As an accountant, you may find yourself navigating the complex world of Registered Beneficial Ownership (RBO). One of your key responsibilities is to file discrepancies and non-compliance reports with the RBO. This blog post aims to provide a comprehensive guide on how to fulfil these requirements effectively.
In a recent webinar, Anti Money Laundering - Practical Procedures for your Practice, Sinead Gortland explained that the RBO process begins when you identify a discrepancy or non-compliance issue and file it with the RBO. The RBO then investigates the matter and communicates with the client, without revealing your identity. They simply refer to you as a 'designated' or 'relevant' person.
Discrepancies are often identified when clients are applying for bank accounts, as banks typically conduct thorough searches.
When discussing potential discrepancies with clients, Sinead clarified that it is crucial to approach the topic delicately, asking questions about beneficial ownership without tipping them off. If a discrepancy persists, you must file a discrepancy order or notice.
To do this, you need to appoint an RBO liaison officer. This role should ideally be filled by someone senior in the team, as it involves day-to-day operational tasks. Once the liaison officer is appointed, they are given a dedicated upload account on the RBO platform where they can file discrepancies.
Filing discrepancies involves stating what you believe the issue is. It's a critical area that has been documented in the Anti-Money Laundering (AML) policies and procedures manual.
From April 2021, firms were required under legislation to search the registered beneficial ownership for all new clients prior to establishing a business relationship. This involves downloading a report listing the beneficial owners to verify that the information aligns with what you know about the beneficial owner.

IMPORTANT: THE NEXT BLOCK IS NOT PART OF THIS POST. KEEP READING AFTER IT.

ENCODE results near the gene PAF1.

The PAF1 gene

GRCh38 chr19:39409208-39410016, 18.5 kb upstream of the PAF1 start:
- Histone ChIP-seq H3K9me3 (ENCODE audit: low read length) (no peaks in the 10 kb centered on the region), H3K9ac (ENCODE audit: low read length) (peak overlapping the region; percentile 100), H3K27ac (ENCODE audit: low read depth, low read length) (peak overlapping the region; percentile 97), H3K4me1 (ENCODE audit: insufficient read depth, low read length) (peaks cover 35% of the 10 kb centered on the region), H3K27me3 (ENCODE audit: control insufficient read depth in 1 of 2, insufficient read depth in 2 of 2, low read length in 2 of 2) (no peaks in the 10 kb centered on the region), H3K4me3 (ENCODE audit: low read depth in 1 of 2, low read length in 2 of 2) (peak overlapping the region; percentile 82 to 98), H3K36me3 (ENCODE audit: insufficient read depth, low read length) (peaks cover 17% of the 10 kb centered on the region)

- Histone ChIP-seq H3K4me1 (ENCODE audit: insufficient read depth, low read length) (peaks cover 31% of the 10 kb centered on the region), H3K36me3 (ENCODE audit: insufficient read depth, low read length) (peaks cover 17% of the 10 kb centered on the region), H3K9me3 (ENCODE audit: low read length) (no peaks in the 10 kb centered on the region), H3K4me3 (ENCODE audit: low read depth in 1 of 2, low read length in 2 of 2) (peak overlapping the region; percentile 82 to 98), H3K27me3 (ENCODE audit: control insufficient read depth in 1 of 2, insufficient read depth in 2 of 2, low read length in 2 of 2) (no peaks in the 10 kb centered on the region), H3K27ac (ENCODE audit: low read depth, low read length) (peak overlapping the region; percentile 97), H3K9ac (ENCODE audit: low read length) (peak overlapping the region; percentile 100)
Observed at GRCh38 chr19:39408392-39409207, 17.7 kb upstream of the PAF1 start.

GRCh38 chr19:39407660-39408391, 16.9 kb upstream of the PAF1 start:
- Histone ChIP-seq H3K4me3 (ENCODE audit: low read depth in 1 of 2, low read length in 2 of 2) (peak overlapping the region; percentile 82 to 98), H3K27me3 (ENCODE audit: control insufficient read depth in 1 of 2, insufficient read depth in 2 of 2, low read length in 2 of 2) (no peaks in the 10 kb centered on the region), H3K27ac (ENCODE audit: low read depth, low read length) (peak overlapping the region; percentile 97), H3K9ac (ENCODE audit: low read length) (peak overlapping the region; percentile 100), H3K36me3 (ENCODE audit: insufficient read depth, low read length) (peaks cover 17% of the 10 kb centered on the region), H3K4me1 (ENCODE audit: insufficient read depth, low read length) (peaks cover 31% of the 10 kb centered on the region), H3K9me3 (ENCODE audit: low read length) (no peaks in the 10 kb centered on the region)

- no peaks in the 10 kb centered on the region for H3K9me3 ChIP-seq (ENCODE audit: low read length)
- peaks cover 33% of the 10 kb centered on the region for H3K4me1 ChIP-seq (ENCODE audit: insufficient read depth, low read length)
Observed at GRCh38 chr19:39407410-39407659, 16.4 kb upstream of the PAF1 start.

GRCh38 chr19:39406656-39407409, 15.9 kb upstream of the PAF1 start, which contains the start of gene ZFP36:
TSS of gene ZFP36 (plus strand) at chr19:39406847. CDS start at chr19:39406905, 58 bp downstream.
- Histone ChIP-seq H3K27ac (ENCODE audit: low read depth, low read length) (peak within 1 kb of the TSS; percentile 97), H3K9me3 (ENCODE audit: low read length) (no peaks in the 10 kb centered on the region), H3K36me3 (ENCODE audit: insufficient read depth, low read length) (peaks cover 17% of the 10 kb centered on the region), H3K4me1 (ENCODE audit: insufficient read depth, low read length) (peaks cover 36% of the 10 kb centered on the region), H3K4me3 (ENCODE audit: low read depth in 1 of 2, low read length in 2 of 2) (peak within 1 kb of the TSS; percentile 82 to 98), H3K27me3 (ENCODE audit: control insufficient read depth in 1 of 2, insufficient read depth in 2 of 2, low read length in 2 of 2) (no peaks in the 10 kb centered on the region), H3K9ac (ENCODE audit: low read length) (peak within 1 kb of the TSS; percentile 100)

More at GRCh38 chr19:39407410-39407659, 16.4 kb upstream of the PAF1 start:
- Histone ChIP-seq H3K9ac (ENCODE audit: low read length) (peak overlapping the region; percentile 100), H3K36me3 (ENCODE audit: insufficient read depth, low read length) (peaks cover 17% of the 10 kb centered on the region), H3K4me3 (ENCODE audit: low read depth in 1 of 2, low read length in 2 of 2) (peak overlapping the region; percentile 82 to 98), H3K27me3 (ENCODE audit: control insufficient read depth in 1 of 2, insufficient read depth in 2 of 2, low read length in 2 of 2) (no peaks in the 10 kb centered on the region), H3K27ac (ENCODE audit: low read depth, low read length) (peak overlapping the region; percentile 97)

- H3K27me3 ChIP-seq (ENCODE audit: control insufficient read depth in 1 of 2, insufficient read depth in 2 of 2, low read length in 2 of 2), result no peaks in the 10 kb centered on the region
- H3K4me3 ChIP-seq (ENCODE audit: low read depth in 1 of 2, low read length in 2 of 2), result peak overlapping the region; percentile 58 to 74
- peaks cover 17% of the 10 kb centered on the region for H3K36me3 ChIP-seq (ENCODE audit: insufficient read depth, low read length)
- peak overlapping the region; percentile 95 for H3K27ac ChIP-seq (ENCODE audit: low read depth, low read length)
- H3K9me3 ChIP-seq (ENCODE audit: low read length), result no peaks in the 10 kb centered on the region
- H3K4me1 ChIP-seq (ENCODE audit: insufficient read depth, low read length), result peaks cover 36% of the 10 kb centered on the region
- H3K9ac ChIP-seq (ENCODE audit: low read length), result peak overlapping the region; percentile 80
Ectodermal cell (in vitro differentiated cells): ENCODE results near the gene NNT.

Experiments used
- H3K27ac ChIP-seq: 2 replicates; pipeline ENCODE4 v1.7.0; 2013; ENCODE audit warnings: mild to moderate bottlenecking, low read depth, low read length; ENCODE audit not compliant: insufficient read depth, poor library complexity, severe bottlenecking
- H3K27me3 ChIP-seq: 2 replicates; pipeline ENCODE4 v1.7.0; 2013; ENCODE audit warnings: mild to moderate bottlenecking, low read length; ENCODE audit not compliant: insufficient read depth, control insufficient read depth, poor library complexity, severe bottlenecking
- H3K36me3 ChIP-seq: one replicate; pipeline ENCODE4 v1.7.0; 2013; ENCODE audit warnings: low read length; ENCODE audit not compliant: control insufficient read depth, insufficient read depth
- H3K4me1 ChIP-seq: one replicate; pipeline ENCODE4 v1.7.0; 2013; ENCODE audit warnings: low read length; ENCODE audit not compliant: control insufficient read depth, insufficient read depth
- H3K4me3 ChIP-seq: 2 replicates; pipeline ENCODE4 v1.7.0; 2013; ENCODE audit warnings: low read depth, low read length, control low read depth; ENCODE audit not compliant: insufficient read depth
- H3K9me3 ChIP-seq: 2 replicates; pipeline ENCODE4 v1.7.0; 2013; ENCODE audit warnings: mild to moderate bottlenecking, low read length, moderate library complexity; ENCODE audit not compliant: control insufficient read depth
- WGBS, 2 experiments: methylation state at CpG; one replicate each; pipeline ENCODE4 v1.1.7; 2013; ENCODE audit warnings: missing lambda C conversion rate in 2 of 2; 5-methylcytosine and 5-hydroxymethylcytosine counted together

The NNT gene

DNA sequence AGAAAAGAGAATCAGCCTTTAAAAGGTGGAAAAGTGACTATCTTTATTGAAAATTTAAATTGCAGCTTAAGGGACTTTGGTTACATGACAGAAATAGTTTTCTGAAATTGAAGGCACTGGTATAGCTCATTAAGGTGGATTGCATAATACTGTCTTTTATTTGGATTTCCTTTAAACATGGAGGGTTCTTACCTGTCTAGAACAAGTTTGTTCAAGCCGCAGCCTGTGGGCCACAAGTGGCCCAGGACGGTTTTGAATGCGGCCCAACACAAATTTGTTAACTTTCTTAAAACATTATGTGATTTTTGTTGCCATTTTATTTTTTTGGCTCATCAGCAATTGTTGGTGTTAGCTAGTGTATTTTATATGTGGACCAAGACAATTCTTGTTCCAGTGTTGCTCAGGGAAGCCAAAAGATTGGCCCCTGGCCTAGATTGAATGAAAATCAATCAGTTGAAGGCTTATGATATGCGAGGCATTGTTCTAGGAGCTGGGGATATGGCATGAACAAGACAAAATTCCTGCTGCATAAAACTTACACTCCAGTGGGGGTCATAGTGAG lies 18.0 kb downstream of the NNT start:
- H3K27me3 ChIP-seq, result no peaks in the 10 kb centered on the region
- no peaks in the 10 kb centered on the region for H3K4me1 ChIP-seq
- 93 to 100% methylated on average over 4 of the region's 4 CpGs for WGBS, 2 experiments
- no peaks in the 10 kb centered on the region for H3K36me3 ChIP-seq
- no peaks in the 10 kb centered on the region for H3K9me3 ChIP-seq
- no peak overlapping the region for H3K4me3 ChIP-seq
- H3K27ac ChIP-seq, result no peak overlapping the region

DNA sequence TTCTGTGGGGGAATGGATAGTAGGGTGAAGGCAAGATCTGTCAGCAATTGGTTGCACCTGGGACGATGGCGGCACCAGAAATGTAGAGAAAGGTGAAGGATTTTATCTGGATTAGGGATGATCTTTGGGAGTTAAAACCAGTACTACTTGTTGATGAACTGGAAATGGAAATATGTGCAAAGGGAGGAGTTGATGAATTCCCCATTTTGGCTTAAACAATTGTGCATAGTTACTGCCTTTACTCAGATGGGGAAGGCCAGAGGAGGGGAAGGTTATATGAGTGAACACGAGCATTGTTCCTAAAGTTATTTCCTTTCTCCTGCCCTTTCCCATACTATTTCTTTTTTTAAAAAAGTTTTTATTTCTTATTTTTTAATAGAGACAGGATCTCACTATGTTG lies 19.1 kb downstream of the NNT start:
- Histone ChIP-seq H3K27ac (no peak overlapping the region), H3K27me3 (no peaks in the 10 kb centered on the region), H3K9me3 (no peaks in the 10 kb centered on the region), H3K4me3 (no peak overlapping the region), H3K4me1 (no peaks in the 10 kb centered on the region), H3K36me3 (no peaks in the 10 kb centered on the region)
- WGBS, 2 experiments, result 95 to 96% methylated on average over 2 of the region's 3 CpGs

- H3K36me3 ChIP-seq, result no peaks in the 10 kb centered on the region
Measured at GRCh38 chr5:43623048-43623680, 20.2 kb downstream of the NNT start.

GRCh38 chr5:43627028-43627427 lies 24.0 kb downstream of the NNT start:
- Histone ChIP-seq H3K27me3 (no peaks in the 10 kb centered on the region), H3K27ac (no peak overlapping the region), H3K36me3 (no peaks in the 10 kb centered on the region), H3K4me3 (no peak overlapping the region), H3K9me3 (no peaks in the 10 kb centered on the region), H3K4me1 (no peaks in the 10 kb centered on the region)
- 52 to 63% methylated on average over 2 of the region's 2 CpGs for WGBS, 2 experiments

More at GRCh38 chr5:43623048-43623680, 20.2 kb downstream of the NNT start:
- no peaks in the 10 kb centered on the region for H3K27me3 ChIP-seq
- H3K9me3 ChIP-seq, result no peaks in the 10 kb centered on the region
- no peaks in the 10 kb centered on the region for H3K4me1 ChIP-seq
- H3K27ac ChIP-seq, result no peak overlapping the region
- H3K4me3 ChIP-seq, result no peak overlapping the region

Remember, legal title does not equate to beneficial ownership. If you find a discrepancy between your information and the RBO report, you must file a discrepancy notice.
Non-compliance filing is relatively straightforward. If you find that there's no filing on the RBO for a particular client, you file a non-compliance notice with the RBO.
However, to pull down the RBO report, you must have your RBO designated persons account set up.
In conclusion, filing discrepancies and non-compliance reports with the RBO is a critical responsibility for accountants. While it may seem daunting, understanding the process and requirements can help ensure you fulfil your duties effectively and maintain a good relationship with your clients.
To watch the full session, click here. In the session, Sinead Gortland and Elaine Jackson cover the above as well as the following topics:
- What is Money Laundering?
- The AML Procedures that a Firm should implement.
- Documenting your Procedures
- The requirements for Accountants to file Discrepancies and Non-Compliance for RBO
- The Role of the Money Laundering Reporting Officer
The contents of this article are meant as a guide only and are not a substitute for professional advice. The author/s accept no responsibility for any action taken, or refrained from, as a result of the material contained in this document. Specific advice should be obtained before acting or refraining from acting, in connection with the matters dealt with in this article. The information at the time of publishing was accurate and could be subject to final changes.